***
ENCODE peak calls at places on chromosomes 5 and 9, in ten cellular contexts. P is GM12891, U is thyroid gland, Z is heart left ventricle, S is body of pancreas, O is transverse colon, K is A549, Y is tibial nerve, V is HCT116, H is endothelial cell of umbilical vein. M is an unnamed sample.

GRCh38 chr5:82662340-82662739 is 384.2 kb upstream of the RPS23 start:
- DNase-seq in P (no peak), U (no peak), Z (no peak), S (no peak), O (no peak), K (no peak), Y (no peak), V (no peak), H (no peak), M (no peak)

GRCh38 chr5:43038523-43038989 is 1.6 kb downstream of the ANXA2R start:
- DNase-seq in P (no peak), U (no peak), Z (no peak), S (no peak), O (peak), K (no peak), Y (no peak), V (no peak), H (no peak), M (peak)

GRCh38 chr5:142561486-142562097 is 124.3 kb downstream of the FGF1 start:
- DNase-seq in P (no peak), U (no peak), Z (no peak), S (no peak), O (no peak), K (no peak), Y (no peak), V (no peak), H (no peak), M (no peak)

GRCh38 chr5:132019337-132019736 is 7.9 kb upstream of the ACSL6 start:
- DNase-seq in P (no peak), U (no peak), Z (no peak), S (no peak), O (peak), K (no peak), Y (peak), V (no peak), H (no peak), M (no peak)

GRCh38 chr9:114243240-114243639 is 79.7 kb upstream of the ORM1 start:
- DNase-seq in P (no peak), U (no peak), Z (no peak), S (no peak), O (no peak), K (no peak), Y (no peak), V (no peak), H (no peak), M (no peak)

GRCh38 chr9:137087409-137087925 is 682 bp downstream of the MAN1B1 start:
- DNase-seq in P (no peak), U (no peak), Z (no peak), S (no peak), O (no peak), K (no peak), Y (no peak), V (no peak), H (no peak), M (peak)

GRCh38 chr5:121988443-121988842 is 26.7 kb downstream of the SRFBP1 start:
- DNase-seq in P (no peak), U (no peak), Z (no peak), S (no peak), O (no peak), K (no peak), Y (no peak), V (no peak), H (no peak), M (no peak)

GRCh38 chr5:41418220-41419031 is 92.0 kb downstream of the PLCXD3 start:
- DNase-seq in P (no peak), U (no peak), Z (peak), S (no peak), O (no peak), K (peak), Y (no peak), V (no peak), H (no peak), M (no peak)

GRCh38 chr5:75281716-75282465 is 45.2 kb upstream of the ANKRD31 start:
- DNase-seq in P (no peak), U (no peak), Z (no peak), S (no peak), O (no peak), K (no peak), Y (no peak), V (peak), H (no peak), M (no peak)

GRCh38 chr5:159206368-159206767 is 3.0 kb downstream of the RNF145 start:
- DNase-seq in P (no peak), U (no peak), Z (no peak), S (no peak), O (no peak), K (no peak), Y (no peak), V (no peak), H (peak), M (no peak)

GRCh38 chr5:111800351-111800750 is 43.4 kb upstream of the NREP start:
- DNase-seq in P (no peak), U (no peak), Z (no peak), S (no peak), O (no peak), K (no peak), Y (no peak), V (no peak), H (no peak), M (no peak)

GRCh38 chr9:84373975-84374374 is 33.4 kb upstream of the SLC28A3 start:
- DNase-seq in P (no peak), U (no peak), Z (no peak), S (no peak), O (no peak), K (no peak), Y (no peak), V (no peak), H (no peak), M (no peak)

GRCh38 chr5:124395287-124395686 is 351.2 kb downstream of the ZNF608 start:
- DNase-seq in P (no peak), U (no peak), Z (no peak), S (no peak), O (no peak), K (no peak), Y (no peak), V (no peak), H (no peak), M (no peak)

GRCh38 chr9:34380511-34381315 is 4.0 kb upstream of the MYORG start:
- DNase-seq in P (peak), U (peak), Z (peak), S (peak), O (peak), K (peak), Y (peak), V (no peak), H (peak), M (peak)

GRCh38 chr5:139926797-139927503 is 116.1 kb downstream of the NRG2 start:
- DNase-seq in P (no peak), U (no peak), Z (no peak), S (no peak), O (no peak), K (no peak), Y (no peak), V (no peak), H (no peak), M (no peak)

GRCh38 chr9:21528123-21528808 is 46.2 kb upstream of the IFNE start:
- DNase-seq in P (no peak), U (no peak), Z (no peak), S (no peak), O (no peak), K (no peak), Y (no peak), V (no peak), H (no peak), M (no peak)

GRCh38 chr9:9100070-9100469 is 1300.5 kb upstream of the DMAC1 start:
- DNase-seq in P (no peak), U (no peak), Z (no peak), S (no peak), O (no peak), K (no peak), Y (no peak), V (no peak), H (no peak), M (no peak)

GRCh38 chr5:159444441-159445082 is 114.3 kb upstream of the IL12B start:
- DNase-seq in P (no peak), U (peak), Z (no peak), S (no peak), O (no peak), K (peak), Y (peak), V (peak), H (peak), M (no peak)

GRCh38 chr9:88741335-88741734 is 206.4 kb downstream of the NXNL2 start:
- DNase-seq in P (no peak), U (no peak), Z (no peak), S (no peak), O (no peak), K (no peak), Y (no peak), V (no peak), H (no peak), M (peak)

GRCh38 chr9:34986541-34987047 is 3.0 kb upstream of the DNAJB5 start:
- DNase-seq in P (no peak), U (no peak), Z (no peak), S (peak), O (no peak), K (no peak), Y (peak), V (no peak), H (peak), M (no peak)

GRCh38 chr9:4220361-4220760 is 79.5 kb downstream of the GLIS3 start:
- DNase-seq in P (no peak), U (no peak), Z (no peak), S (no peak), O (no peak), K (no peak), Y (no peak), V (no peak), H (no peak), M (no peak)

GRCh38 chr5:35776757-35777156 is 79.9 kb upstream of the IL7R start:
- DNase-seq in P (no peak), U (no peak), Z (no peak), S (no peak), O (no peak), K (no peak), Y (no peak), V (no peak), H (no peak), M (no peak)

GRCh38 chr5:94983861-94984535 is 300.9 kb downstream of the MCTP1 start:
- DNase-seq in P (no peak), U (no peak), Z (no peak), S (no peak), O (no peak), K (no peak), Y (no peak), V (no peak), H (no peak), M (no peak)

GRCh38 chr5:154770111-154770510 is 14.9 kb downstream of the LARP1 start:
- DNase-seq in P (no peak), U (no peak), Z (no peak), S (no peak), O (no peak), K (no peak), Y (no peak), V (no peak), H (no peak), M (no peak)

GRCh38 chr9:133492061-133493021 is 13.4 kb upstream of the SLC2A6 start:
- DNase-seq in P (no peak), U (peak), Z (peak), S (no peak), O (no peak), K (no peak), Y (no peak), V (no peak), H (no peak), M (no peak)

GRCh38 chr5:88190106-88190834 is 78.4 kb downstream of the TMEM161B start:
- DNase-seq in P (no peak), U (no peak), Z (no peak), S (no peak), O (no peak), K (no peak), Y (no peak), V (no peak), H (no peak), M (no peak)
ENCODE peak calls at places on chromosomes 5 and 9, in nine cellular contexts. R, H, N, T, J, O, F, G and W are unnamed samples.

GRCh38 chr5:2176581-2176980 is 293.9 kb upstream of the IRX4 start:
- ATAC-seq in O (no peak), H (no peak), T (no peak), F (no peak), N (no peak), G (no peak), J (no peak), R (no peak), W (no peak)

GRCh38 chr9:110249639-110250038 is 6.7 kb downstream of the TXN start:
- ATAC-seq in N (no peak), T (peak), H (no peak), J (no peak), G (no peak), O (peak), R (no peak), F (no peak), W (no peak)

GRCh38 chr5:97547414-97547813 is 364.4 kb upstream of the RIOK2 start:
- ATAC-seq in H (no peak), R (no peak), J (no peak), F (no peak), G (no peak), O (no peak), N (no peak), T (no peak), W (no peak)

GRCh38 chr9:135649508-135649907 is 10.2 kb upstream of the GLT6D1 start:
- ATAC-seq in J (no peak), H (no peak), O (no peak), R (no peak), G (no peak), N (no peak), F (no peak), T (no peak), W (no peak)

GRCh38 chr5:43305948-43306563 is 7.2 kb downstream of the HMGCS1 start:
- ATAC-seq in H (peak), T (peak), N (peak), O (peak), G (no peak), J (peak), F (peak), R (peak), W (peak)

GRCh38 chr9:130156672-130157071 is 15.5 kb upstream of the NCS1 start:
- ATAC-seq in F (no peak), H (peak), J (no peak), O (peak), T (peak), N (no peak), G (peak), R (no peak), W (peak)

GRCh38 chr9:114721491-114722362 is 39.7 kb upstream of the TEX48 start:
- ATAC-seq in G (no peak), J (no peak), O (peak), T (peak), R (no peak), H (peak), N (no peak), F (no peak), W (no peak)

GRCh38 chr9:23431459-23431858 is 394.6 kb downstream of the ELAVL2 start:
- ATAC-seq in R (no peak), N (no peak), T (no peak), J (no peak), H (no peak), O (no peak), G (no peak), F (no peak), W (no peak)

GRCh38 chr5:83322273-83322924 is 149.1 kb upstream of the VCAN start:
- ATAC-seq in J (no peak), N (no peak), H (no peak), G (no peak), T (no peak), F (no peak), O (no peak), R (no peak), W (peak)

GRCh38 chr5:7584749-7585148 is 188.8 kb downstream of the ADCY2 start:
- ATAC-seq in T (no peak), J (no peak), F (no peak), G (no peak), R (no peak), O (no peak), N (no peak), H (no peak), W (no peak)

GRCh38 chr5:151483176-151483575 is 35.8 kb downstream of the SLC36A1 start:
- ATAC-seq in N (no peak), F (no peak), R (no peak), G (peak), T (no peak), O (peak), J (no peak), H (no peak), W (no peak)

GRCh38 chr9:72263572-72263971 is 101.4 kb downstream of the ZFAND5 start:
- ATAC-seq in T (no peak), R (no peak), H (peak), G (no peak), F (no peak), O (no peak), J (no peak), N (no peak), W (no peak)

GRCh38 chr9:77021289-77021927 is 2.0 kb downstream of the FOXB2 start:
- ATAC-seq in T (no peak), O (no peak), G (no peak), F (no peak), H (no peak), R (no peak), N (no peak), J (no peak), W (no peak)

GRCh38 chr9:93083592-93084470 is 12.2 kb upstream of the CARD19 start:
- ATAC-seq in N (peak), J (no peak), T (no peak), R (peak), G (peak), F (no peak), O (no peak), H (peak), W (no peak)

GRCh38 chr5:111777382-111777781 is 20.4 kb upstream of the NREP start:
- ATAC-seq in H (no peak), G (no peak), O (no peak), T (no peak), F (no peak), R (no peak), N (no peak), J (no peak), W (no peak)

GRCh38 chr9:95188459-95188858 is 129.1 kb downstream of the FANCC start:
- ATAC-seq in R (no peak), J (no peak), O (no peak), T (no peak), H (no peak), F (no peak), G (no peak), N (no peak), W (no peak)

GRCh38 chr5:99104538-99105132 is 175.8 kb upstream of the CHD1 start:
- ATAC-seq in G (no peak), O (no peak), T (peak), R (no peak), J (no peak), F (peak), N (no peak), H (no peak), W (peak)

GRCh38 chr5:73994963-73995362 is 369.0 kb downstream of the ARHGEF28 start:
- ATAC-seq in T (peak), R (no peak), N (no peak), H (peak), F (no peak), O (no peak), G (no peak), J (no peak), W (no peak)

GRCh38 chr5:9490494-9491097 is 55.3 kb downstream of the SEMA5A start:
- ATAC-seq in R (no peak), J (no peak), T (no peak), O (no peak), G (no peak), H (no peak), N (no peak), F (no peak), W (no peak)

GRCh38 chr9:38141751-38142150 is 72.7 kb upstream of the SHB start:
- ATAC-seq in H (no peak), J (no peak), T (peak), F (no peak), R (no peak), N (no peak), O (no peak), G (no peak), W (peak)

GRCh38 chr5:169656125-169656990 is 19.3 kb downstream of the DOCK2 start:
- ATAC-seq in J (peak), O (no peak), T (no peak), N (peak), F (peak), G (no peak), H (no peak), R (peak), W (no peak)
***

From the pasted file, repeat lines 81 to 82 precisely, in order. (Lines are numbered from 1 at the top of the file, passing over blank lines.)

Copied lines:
GRCh38 chr9:93083592-93084470 is 12.2 kb upstream of the CARD19 start:
- ATAC-seq in N (peak), J (no peak), T (no peak), R (peak), G (peak), F (no peak), O (no peak), H (peak), W (no peak)